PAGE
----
4. kim s
    Joined: Apr 2009
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    Location: essex, uk

    kim s Junior Member

    I had forgoten that was on the web site:eek:

    on reading that, i am supposing the wind speed is true not apparent.

    Cavalier----- I am go to have to read up about RM and how to calculate. I am no designer or engineer. just an ex yachting instructor and skipper. I just made sure it held together.now an electrician. never really understood why it didnt roll over and die. that was just due to a large weight swinging under her.

    I wont ask for you to explain as I know the info is out there.
    the only thing I might ask is if there is a web site with a simple explanation and maybe a numpty guide. ie put this number here, the length there divide by grandmothers age etc

    oh--- I have heard that the Lively was a tad unstable so they increased the beam from 17ft to 18ft 6"

    mine is wider as I had to replace the arms so made them to the new size.

    Kim
     
  5. cavalier mk2
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    cavalier mk2 Senior Member

    Hello Kim, sounds like useful beam. There is at least one righting moment thread on the site with equations and links to Shuttleworth's site.
    I was going to post the Wharram formula but decided to post the all out numpty solution. Your tri is about the right size and configuration to figure on achieving maximum stability at 25-30 degrees of heel. Install a inexpensive clinometer to measure the angle of heel and use it as a tachometer. For low stress cruising redline at 10 degrees of heel, for pushing things go up to 15 degrees or 1/2 maximum. This allows a large safety factor- if you see 20 your getting too close to the edge.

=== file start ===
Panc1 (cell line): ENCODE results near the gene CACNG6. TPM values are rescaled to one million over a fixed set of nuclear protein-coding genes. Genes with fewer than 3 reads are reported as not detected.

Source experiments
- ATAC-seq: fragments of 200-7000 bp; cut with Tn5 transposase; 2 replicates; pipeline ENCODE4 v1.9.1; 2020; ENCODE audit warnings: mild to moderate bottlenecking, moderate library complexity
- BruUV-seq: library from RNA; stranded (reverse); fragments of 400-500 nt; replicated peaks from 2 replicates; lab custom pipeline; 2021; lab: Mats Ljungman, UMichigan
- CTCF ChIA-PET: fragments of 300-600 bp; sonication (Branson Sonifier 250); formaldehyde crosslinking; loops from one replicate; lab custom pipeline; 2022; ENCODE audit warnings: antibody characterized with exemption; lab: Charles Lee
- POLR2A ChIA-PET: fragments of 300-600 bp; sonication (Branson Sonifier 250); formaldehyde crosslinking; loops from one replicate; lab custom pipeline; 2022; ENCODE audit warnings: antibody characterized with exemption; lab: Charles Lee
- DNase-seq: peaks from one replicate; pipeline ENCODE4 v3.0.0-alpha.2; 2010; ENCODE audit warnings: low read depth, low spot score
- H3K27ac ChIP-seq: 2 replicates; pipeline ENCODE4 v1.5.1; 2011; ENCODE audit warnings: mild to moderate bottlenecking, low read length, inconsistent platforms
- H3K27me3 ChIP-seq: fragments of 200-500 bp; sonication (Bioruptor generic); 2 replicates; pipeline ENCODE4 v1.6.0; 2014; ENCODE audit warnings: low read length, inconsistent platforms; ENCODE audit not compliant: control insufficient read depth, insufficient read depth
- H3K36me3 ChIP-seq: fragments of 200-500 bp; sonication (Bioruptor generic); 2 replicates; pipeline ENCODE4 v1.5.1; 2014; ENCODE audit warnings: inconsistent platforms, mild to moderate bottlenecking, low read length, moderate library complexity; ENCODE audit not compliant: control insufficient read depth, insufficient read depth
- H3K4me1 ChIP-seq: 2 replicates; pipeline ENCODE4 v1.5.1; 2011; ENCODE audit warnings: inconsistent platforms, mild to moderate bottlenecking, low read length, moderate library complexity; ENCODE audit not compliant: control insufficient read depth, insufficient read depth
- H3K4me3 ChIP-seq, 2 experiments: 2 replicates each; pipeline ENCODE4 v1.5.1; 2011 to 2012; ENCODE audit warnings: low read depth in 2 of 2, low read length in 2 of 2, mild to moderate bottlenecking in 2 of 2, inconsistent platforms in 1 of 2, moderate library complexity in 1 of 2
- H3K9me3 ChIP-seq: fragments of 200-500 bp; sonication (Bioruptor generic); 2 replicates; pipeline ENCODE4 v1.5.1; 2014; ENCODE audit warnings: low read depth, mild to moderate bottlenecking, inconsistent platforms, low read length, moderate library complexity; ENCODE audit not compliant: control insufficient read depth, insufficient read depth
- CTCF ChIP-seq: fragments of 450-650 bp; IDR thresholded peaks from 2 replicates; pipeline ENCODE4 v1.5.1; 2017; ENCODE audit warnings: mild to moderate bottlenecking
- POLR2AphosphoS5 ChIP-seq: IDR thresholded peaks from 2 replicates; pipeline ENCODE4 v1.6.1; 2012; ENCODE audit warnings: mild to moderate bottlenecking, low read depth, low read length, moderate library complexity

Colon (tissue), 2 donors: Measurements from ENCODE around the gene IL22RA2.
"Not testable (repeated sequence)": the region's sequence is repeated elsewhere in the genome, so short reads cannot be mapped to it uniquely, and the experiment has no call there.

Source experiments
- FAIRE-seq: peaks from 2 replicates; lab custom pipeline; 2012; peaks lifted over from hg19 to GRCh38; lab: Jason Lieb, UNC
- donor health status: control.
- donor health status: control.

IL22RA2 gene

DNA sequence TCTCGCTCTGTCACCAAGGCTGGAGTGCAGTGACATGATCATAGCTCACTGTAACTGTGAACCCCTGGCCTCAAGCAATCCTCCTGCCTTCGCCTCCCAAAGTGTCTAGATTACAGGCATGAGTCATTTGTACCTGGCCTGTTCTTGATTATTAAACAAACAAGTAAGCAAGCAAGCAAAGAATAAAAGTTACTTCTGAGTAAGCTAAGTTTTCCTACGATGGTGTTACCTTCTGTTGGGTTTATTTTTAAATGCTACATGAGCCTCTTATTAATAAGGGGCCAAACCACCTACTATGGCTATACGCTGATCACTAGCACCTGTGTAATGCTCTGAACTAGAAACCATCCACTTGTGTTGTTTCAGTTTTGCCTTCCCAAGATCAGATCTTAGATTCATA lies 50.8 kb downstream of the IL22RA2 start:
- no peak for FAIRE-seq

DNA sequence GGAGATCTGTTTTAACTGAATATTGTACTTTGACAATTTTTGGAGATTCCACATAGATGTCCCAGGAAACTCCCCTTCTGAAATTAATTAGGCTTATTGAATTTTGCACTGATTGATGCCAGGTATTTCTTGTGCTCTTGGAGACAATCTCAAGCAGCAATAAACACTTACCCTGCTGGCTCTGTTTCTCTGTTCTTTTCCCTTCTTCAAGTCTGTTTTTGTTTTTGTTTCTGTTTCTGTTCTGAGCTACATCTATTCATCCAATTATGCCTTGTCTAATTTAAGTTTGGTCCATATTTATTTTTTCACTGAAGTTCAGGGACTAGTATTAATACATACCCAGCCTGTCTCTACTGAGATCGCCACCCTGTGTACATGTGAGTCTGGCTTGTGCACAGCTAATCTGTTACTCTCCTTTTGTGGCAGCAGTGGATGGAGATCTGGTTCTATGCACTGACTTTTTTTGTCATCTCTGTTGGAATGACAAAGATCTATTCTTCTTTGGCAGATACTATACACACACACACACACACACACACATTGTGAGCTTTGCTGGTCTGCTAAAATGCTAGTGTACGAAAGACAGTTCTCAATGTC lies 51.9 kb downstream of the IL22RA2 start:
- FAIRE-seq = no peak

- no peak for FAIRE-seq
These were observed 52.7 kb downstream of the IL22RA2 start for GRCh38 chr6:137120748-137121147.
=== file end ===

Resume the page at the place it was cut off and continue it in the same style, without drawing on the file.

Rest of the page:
6. kim s
    Joined: Apr 2009
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    Location: essex, uk

    kim s Junior Member

    Cavalier

    now I do feel a bit daft that i didnt think of that. I thought clinometer where for monos:eek::eek::eek:.

    but I love the simplicity. thanks

    I have to say I doubt that I have had more than 5-8 degs it means the beer falls over.;);) but also as she has all 3 hulls in the water she is stiff. I would like to raise them up but thats next years project.

    cheers for the link and web page reading

    Kim
     

  7. cavalier mk2
    Joined: Mar 2010
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    cavalier mk2 Senior Member

    Cheers Kim, sounds like the tippy cups with spill proof lids are a ways off :) Most tris of that vintage can get close to 20 knots true before they reef but spilling a beer is a rather drastic gauge and takes the comfort out of the comfort zone ;)